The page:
What ‘Coronation Street’ Can Teach Us About Our Attitudes To Cancer Treatment
Did you see ‘Coronation Street’ last week? In it, one of the characters, Sinead, was quoted as saying “I’m in this situation because I avoided chemo and instead listened to some kale munching freak”.
Although it’s only a soap, it still sends a pretty strong and influencial message: When it comes to cancer treatment, there’s no place like hospital. Chemo is ‘in’ and kale is most definitely ‘out’.
Ironically, kale, like other members of the cabbage family, contains compounds which have been found to inhibit the growth of certain cancers (1). So munching on it might not make you as much of a ‘freak’ as you’re being lead to believe.
Seriously though, for those of us who are aware of such things, deciding which treatment path to take with cancer treatment can be more difficult. Over the years I’ve known a number of people with cancer, and I’m sure you have too. I’ve met some who have been so concerned about their quality of life on the mainstream treatment offered, that they’ve been reluctant to even try it. Some have combined mainstream treatments with naturopathic support, and others have chosen to go entirely down the mainstream route. Obviously the outcomes for all 3 groups have been varied, but those who choose to incorporate some naturopathic support into their journey do seem to feel more in control over what’s going on. In China it’s even considered negligent for a Doctor to prescribe chemotherapy without herbs to support.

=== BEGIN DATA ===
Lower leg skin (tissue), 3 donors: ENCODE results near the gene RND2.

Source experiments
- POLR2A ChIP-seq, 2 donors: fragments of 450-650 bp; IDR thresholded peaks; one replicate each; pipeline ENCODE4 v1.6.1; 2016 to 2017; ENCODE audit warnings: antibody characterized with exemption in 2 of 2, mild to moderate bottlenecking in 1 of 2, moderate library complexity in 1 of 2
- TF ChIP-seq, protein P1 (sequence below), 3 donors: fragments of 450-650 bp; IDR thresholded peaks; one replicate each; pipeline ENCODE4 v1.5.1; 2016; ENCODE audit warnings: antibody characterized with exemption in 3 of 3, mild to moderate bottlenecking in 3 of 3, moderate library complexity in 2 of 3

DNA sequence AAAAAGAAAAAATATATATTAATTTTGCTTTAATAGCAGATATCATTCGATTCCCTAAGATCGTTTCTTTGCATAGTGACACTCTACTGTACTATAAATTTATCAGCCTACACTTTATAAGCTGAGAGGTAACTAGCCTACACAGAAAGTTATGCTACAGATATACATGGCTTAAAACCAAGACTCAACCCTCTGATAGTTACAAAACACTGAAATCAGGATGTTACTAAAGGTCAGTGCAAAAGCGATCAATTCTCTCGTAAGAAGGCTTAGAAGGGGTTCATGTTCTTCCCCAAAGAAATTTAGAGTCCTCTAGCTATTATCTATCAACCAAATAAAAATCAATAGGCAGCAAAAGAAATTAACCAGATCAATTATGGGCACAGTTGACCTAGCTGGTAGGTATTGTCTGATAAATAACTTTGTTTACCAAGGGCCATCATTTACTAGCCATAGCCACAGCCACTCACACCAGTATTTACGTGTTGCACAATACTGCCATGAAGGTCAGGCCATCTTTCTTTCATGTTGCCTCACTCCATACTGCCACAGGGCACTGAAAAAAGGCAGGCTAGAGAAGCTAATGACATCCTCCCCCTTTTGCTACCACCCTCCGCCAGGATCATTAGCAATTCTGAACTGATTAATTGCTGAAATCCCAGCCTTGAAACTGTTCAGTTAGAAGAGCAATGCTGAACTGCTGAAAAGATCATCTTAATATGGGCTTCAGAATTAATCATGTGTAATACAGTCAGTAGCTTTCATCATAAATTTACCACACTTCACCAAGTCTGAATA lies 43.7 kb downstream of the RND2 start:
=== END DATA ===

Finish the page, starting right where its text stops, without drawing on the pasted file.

It’s understandable why anyone who’s just received a cancer diagnosis feels completely terrified, lost, and keen to go with the first treatment offered. Chemotherapy can seem an obvious choice, and for some, it’s very successful. However, cancer treatments in the UK have a relatively poor success rate compared to other developed countries where different forms are available (2). The point I want to make here is that we shouldn’t feel persecuted for choosing a natural approach if, after careful consideration, we feel that’s best. If you’ve recently had a cancer diagnosis, I’d suggest getting as much information from your Oncologist as possible about the risks and benefits of the treatments offered. Then speak to someone like me about what can be done to support you on your journey before making your decision.
Do you have questions about integrated approaches to cancer?